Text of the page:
Part 1. How to make a contact-less digital tachometer using IR-light reflection technique. Part 1. Theory
As I mentioned earlier, I am using StartUSB for PIC board for demonstration of this technique, and therefore, I am not providing the detail circuit diagram of this project. Rather, I will be showing the connections of LCD and the sensor unit (described above) to the board, as shown below. LCD data bits D4-D7 (11-14) are driven through RB4-RB7 pins, whereas the control pins, RS (4) and E (6) are connected to RC6 and RC7 pins of PIC18F2550. The transmission of infrared light is controlled by RA3 pin, whereas the reflected pulses are fed to the T0CKI pin.
The microcontroller runs at 48.0 MHz using its internal PLL. The circuit diagram for the StratUSB board itself can be shown bellow.
Timer0 Module in PIC18F2550
The Timer0 module in PIC16F series is 8-bit but in case of PIC18F2550, it is software selectable for 8- or 16-bit mode. Its operation is controlled by T0CON register; the function of each bit in the T0CON register is shown below.
For our purpose, the Timer0 module will be configured as a 16-bit counter to count the number of pulses arriving at RA4/T0CKI input pin. The counter will be active for 1 sec and the number of pulses arrived during this interval will be recorded, and later multiplied by 60 to get the RPM of the disc. Without an overflow, the Timer0 in 16-bit mode can count up to 65535, that corresponds to 3932100 RPM. However, in this project, we will limit the range up to 99960 RPM. To serve our need, we will clear T08BIT (16-bit mode) and T0SE (increment on high-to-low transition on T0CKI pin) bits, and set T0CS (counter mode) and PSA (no prescaler) bits.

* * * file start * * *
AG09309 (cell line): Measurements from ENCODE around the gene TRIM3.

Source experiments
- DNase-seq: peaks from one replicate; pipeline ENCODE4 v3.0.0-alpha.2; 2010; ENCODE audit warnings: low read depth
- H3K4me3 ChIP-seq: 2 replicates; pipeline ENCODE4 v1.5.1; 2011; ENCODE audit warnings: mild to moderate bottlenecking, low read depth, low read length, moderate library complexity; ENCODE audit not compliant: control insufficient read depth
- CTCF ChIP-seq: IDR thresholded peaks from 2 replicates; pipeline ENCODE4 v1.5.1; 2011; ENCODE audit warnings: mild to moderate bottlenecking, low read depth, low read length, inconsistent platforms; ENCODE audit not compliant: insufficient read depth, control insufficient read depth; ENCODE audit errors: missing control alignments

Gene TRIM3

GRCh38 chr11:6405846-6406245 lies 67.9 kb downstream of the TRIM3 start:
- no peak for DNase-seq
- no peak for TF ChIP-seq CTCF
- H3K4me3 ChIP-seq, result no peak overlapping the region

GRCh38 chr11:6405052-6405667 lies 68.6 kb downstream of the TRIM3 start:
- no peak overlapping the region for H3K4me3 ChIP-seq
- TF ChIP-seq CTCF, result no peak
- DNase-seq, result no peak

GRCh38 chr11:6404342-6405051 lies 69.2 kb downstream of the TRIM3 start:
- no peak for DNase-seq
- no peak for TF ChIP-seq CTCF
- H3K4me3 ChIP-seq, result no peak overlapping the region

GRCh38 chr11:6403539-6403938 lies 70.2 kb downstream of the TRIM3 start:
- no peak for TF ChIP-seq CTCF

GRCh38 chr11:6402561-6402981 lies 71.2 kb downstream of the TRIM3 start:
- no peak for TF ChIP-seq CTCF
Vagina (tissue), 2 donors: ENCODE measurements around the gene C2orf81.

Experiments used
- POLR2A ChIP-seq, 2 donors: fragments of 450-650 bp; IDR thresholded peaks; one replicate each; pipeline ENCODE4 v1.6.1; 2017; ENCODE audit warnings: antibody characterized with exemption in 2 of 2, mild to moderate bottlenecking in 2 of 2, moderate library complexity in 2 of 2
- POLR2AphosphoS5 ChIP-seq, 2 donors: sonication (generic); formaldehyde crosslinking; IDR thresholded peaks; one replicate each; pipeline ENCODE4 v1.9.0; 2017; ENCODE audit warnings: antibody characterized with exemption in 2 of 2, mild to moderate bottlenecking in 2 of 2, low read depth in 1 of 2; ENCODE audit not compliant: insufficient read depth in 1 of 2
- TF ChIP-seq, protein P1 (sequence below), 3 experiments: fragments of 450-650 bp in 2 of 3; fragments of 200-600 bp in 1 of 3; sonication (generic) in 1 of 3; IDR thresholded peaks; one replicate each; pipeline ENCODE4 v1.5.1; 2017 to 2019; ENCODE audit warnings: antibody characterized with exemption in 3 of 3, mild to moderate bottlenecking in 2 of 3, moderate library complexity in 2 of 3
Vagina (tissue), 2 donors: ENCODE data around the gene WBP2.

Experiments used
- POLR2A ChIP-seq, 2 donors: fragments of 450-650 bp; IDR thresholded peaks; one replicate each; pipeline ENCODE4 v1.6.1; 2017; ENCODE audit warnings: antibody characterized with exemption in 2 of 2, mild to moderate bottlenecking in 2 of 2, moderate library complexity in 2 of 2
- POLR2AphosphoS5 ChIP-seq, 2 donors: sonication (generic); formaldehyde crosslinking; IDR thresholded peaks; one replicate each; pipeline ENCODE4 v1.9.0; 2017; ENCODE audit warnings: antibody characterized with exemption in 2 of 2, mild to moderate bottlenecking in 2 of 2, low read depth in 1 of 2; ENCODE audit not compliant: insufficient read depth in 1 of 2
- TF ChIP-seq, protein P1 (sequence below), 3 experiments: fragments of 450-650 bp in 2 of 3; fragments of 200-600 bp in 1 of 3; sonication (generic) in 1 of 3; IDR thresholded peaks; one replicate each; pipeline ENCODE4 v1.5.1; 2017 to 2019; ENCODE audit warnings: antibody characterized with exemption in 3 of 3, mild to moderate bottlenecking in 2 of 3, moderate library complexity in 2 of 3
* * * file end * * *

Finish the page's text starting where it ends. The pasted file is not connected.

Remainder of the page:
As usual, I used my favorite mikroC compiler from mikroElektronika for programming the PIC. No external programmer is required with StartUSB board as the on-board PIC has pre-programmed with mikroElektronika’s fast USB bootloader. The programming part is not very tough for this. It involves the initialization of I/O ports and Timer0 control register. The LCD interfacing part uses mikroC’s built-in LCD library functions.
Once the program is loaded into the microcontroller, reset the StartUSB board and wait for 5 sec till it comes out of bootloader mode and starts running the application for your contact-less tachometer.
A digital tachometer based on an infrared light reflection technique has been demonstrated successfully. Its major advantage is that it doesn’t require any physical contact with the rotating shaft to measure its speed. This project can be extended further by adding data logging feature to it. This is required in certain applications where the RPM of a rotating shaft is needed to be monitored. The data logger will keep the records of varying RPM over time, and those records can be later transferred to a PC through the USB interface.
mikroC project files - download
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